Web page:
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California and Washington were the first states to Give Water a Brake by passing laws in 2010 to ban copper and other hazardous materials from brake pads in automobiles. Now other states including New York are beginning to follow suit.  Last year a bill was introduced to the New York State Senate numbered S1356-2011 and titled “An act to amend the vehicle and traffic law, in relation to limiting the use of certain substances in brake friction material.” The stated purpose of this bill was to address the serious health risks in current brake pads. Every time we step on the brakes, toxic materials are released from the brakes entering and contaminating our water sources. Too much copper is detrimental to aquatic organisms that are at the base of our food chain.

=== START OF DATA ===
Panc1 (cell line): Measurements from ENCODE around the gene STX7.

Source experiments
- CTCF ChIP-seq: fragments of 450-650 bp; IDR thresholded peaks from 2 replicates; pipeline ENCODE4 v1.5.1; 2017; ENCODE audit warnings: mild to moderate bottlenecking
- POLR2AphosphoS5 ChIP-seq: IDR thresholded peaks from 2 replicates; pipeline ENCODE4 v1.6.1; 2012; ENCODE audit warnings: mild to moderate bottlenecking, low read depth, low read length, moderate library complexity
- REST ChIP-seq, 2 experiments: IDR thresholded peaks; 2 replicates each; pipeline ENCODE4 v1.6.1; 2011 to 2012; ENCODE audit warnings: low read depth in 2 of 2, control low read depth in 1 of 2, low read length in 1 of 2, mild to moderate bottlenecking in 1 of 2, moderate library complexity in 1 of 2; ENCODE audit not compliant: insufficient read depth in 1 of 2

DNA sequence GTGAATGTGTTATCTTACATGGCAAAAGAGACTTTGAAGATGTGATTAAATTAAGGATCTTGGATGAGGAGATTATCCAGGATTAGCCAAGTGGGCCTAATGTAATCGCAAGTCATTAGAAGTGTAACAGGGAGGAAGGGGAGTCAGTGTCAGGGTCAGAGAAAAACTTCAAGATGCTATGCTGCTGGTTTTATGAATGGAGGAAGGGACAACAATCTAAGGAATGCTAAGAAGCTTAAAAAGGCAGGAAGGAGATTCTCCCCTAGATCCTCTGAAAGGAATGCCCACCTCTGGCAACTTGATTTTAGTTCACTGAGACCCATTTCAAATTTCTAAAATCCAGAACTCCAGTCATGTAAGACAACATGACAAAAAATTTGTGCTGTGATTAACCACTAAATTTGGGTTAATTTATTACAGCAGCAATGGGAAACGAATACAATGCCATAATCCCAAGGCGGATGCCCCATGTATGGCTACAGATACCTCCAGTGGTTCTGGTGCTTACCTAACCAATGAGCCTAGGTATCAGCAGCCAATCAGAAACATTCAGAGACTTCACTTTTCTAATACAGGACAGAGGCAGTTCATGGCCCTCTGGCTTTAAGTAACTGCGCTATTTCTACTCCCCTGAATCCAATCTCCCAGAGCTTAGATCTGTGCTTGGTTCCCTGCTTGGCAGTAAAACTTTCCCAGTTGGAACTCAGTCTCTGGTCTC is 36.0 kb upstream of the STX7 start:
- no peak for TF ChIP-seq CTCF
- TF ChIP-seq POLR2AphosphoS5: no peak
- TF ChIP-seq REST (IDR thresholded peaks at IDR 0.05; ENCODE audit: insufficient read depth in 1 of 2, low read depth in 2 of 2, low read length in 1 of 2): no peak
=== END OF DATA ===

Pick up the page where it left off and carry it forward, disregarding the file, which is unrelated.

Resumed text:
If passed, the bill would set a baseline concentration of the amount of antimony, copper, nickel and zinc allowed in brake friction material. The bill would additionally develop “compliance criteria.” These criteria would include certification of compliance by manufacturers, marked proof of certification, and ensure that all new vehicles by 2022 would be equipped with certified brake friction material. The bill also states that the fiscal impact of imposing this law would be minimal. Since the bill was introduced in the senate in January 2011, it has been amended and was referred back to the Committee on Transportation in January 2012. As of now, the New York Senate has not voted on this bill.

To check out the bill: click here

Give Water a Brake is sponsored by Ecostop, the only copper-free ceramic brake pad currently on the market.

Earthgarage – Greener Car. Fatter Wallet.